Jihadist destruction of a Timbuktu mosque (video still)
2 min 47Approximate reading time

A Touareg leader from a Malian Islamist group linked to Al-Qaida, suspected of directing the 2012 destruction of mosques in Timbuktu, appeared on Wednesday before the International Criminal Court (ICC). His case is a first in several respects for the ICC. Ahmad Al Faqi Al Mahdi is the first Jihadist before the Court, the first suspect arrested in the ICC investigation on Mali and the first person the Court has ever sought to prosecute for destroying religious buildings and historic monuments. Professor Jean-Marc Sorel of the Sorbonne in Paris says this is a symbolic as well as historic case for the ICC.

Al Mahdi’s "initial appearance" on Wednesday, expedited in some 30 minutes, follows his transfer overnight Friday to the ICC detention centre in The Hague. He had previously been detained in Niger. The suspect, dressed in a dark blue suit, light-coloured shirt and red tie, bearded, bespectacled with thick, curly hair, addressed the Court in Arabic. “My name is Ahmad Al Faqi Al Mahdi, from the Touareg Al Ansar tribe, and I was born about 40 years ago," he told the judge who asked him to identify himself. “I was a civil servant in the education department of the Malian government in 2011."

Judge Cuno Tarfusser then asked the Registry to read out the charges. Al Mahdi is accused of being “criminally responsible for having committed, individually and jointly with others, facilitated or otherwise contributed to the commission of war crimes alleged by the Prosecutor regarding intentionally directing attacks” against a number of mausoleums and a mosque.  The judge then informed the suspect of his rights. “You are presumed innocent until proven otherwise,” said Judge Tarfusser. The prosecution says Al Mahdi was one of the leaders of Ansar Dine, a radical Islamist group linked to Al-Qaida in the Islamic Maghreb (AQMI).

Jean-Marc Sorel  is professor of public law at the Sorbonne University in Paris. He spoke to JusticeInfo.Net about the significance of this case.

Justiceinfo.Net: Is destroying a cultural or religious building a war crime under the Rome Statute and is this charge without precedent?

Professor Jean-Marc Sorel: Yes, we are indeed talking about a “war crime” as specified (in a long list) in Article 8 of the Rome Statute (editor’s note: the founding text of the ICC) on war crimes. This Article includes “intentionally directing attacks against buildings dedicated to religion, education, art, science or charitable purposes, historic monuments, hospitals and places where the sick and wounded are collected, provided they are not military objectives”. So far as I know, this charge is the first as such (although it is possible that this charge has been slipped in amongst other crimes in another case).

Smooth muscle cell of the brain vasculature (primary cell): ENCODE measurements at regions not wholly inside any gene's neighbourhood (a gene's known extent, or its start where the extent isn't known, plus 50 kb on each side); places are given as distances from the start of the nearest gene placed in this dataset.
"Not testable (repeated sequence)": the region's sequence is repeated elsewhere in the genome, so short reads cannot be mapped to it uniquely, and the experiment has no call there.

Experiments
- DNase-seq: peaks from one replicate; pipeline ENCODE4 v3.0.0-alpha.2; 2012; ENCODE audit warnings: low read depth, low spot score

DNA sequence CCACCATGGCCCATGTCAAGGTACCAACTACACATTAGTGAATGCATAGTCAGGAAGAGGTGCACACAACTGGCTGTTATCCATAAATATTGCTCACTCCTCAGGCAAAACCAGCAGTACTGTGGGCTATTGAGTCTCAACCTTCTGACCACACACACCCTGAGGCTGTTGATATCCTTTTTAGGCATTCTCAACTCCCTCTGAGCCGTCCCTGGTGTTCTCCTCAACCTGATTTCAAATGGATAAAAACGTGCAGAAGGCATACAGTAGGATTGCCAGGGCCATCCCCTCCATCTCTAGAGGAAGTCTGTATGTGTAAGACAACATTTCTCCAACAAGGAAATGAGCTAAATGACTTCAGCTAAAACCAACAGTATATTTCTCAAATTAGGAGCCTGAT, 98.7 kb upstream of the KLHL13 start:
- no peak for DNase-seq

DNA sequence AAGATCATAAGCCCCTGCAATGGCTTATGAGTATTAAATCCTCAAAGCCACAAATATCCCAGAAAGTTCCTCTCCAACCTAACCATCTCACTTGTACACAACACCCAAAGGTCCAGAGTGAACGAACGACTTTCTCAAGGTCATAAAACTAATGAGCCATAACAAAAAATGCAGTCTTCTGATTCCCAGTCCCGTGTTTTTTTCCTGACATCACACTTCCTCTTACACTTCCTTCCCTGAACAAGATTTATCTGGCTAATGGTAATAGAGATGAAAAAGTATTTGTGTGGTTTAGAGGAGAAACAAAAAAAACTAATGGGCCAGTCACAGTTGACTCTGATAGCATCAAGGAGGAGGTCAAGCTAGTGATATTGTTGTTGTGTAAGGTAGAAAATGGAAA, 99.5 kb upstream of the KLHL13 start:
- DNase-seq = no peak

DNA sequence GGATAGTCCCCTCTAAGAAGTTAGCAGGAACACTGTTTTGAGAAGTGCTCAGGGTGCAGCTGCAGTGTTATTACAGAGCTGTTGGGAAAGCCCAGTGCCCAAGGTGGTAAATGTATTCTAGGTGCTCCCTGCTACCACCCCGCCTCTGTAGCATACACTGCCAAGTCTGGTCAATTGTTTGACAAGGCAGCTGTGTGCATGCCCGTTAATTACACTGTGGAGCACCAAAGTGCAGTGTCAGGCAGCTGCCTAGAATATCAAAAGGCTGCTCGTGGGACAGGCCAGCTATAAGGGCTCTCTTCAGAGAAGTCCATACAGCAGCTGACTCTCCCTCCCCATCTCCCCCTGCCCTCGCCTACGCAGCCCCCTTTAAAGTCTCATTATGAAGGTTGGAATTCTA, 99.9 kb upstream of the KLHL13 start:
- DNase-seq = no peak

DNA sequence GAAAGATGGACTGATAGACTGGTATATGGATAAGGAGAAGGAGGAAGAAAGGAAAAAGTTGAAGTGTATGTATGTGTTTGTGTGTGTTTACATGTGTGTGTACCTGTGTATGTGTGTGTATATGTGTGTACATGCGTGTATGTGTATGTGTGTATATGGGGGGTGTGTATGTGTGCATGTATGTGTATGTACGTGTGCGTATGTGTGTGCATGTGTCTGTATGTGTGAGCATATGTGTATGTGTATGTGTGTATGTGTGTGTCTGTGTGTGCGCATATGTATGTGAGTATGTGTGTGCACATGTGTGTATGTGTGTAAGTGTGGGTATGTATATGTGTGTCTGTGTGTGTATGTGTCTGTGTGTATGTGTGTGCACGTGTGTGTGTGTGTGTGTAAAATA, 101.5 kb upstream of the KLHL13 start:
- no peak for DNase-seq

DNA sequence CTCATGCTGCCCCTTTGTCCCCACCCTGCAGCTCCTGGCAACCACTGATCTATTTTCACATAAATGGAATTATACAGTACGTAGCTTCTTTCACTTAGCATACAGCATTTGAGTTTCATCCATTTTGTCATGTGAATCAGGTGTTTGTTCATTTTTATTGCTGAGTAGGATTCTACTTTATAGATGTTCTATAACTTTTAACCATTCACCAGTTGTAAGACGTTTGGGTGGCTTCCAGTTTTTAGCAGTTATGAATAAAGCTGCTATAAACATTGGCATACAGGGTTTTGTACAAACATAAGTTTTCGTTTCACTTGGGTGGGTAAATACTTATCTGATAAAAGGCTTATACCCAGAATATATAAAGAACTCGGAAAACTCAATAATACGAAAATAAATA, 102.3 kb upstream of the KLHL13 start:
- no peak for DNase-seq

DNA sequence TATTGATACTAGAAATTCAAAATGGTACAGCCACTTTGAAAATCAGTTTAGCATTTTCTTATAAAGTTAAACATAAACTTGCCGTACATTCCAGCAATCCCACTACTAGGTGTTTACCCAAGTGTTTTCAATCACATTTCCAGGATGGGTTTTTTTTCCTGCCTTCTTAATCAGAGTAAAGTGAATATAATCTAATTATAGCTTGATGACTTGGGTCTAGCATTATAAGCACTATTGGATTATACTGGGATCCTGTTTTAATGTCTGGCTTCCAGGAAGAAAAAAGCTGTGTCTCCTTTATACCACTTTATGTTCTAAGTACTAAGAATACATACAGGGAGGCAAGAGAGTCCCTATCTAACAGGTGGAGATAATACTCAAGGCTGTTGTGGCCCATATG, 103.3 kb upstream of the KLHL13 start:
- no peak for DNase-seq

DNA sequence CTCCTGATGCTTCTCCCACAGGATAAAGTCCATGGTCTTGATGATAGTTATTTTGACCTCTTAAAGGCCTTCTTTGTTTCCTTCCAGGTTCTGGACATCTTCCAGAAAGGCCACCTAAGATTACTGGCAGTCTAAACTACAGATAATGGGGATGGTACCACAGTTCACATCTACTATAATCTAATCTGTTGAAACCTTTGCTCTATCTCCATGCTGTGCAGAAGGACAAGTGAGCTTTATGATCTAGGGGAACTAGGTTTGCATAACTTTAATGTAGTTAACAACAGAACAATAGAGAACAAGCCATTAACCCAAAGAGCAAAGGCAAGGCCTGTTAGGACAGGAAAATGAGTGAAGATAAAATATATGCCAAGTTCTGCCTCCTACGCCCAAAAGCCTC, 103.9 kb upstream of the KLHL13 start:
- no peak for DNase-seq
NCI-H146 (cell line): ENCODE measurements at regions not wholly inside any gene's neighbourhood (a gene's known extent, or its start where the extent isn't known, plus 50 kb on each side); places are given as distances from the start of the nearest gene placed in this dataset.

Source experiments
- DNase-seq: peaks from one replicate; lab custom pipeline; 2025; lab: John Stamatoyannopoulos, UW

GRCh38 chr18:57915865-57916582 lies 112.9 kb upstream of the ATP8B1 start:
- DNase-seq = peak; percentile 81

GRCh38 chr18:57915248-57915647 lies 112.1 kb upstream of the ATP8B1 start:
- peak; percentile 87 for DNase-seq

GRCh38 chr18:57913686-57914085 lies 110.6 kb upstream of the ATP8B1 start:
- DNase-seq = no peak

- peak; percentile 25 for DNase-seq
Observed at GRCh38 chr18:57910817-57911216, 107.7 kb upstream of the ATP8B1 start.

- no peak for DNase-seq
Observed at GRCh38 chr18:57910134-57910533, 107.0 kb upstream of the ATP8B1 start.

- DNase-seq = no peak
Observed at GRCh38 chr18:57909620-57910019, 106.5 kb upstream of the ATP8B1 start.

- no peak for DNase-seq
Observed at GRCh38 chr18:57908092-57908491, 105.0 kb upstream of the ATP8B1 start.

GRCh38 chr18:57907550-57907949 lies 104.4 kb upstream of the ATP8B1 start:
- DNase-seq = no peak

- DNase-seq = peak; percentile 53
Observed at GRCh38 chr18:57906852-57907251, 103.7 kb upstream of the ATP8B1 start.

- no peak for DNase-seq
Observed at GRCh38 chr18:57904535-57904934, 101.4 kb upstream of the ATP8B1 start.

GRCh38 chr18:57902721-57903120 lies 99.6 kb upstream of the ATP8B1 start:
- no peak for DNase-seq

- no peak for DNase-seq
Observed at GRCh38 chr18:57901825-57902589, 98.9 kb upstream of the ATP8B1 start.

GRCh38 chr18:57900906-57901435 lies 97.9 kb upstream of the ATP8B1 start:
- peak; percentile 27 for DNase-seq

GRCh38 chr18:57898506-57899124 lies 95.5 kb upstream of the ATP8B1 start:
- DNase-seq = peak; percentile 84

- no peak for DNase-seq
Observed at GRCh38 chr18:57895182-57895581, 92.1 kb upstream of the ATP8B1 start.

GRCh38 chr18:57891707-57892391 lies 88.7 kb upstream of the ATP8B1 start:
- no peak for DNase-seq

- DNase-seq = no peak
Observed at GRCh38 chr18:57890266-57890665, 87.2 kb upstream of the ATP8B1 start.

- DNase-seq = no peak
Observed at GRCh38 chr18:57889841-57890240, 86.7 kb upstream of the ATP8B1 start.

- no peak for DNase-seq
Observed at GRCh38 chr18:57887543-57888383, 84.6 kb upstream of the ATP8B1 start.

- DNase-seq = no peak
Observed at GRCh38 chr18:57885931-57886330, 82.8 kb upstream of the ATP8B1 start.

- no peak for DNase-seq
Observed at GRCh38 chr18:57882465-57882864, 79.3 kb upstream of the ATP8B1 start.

JusticeInfo.Net:  If he had destroyed the Timbuktu Town Hall, could he have been charged under the same provision?

J-M S: Yes, but under a more general provision of the Article (still Article 8 on war crimes) , for example “extensive destruction and appropriation of property, not justified by military necessity and carried out unlawfully and wantonly” or “intentionally directing attacks against civilian objects, that is, objects which are not military objectives” or “attacking or bombarding, by whatever means, towns, villages, dwellings or buildings which are undefended and which are not military objectives”.

JusticeInfo.Net: Do you think the ICC wants to set an example because of Palmyra and monuments destroyed in Iraq?

J-M S: Yes, that is clear. It is targeting this person with this charge among other possible targets, to send a signal. So there is clearly a will to link this to Palmyra or the destructions in Iraq by Islamic State.

JusticeInfo.Net: Why was he not charged as leader of Ansar Dine?

 J-M S: To be honest I don’t know, but I suppose my previous response also answers this question. In any case, at the end of the day, it doesn’t change much. He could be found to be such in the course of this procedure.

JusticeInfo.Net: Why does Mali prefer that he be tried by the ICC? Wouldn’t the case set more of an example if it were held in Timbuktu itself, near the victims?  

J-M S:  He was arrested in Niger, which means a simple “transfer” was enough to send him to the ICC, whereas an extradition procedure is often much more complicated. Bringing a case in Timbuktu would perhaps set more of an example but there would be less security and it could perhaps re-ignite violence.